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Watching the World from Hetton

Holing up with Evelyn Waugh’s “A Handful of Dust.”

During the last 12 months, countless old movies, books, and plays have been remembered or reinterpreted to help us make sense of the pandemic and its miseries. Few works from the past evoke the cognitive dissonance of our moment, the sense that we are watching society go to pieces from the comfort of a picture window, better than Evelyn Waugh’s 1934 novel A Handful of Dust, a masterpiece that was judged one of the last century’s 100 best books by the Modern Library.

Read today, A Handful of Dust may lack some of the obvious pleasures of other major works by Waugh. It has neither the acidic humor of Scoop (1938) nor the resplendent solemnity of Brideshead Revisited (1945). But at its center is a character whose condition, if not his circumstances, mirrors our own: the quintessential upper-class Englishman, Tony Last, who with his wife Brenda and young son John Andrew, leads a life in retreat from a hostile, declining society.

As sketched by a teasing but ultimately empathetic Waugh, Tony is an aristocrat as well-mannered as he is well-heeled. In one of the novel’s most memorable passages, Tony learns that John Andrew has committed the sin of referring to his nanny as a “silly old tart.” Instead of merely scolding or punishing the lad, Tony uses the occasion to provide a kind of moral education. “Poor people use certain expressions which gentlemen do not,” Tony tells John Andrew. “You are a gentleman. When you grow up all this house and lots of other things besides will belong to you.”

That Tony should make reference to what he understatedly calls his “house” in the course of correcting John Andrew is telling. In Waugh’s account, Tony’s sense of what is true and good is bound up in his family homestead, a huge, outrageously ornamented faux Gothic estate called Hetton Abbey. Waugh relishes describing its features: the sleep-interrupting clock tower, the hammer-beam roof in the dining hall, the tapestry-lined walls in the bedroom. Aware that the architectural style of Hetton has fallen out of favor, Tony nonetheless insists that it will one day regain its proper stature. “Already it was referred to as ‘amusing,’ and a very civil young man had asked permission to photograph it for an architectural review,” Waugh writes. 

Tony has neither the hankering to leave Hetton nor the inclination to invite others to tramp through it. Unlike Jay Gatsby, Tony doesn’t wish to keep his domicile stocked “full of interesting people, night and day.” Waugh writes appealingly, even cozily of Tony’s Sunday regimen of attending services at his church, cutting through a field on his way home, taking a detour to one of his greenhouses to pluck a flower for his lapel, and plunking himself down in his study for a glass of sherry.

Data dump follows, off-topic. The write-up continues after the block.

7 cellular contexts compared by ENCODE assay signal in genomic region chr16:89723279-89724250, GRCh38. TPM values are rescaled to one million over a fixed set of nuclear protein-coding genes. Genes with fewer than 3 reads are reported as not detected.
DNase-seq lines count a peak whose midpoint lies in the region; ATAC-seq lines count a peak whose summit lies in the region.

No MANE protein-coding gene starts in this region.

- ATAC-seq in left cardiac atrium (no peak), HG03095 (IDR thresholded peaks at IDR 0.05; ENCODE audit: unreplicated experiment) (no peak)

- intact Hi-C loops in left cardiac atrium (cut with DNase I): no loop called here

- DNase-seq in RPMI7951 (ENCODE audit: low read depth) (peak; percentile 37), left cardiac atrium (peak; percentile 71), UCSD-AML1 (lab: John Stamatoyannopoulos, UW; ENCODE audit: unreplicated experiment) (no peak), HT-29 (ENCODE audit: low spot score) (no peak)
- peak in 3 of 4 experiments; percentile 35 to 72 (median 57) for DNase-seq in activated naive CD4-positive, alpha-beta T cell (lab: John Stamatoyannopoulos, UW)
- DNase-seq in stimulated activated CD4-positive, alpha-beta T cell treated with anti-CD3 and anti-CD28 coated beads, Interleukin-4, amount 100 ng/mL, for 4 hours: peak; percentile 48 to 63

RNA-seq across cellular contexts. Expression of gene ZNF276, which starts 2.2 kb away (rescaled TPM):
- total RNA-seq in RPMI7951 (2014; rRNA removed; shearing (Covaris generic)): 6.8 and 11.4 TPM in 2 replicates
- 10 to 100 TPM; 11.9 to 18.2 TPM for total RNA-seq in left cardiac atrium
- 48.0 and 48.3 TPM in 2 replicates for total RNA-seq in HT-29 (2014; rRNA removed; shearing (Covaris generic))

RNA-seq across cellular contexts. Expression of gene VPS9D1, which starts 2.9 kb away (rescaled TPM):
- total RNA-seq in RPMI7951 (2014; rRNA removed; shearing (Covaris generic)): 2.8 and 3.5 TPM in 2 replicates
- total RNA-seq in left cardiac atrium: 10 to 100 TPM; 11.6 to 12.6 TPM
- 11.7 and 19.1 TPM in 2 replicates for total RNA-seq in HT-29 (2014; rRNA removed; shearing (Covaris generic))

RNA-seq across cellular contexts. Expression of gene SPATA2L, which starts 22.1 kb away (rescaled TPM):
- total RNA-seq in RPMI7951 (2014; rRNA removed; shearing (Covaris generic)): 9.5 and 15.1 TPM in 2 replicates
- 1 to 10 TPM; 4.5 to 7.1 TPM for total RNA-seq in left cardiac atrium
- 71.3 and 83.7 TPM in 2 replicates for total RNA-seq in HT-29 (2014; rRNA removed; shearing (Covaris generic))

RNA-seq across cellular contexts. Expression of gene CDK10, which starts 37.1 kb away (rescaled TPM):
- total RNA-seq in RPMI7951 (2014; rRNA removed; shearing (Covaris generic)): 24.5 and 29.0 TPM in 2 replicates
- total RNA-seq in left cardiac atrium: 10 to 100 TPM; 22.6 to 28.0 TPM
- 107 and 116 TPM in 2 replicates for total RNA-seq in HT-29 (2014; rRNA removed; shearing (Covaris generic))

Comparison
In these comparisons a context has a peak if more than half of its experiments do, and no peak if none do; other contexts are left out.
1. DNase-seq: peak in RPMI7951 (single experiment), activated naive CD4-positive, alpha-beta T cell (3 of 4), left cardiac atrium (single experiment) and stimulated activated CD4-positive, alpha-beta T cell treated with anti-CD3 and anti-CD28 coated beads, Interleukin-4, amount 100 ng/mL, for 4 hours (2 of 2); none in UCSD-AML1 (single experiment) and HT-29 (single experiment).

It’s debatable how much of this is intended as satire. By the time of A Handful of Dust, Waugh had already made his much-noted conversion to Catholicism, but he only gently sends up what seems to be the inchoate Anglicanism of Tony, who admits to never having given deep thought to the existence of a deity. In the novel’s terms, the church functions not as a vessel of Tony’s piety (or lack thereof) but as a brick-and-mortar symbol of the stolidity of his life at Hetton Abbey. The pine pew built by his great-great-grandfather is, like the house itself, something of “tender memory and proud possession.”

All of this splendid isolation is insufficient for Brenda, who complains more than once that she and Tony never go anywhere or see anybody. In an act of literary precognition, the incongruous pairing of Tony and Brenda prefigures the similarly ill-matched union of the Tony-like Prince Charles and the rather more high-spirited Lady Diana Spencer. As with the real-life royal couple, many are inclined to take the side of the vivacious bride rather than the glum groom. “She’s lovely, he’s rather a stick,” says Mrs. Beaver, a nouveau riche interior decorator in London.

Crucially, Waugh gives Brenda’s view of Tony a hearing but never fully endorses it. “Brenda teased him whenever she caught him posing as an upright, God-fearing gentleman of the old school and Tony saw the joke, but this did not at all diminish the pleasure he derived from his weekly routine,” Waugh writes. He defuses Brenda’s judgments by acknowledging that Tony was, at least in part, aware of what others considered to be his limitations.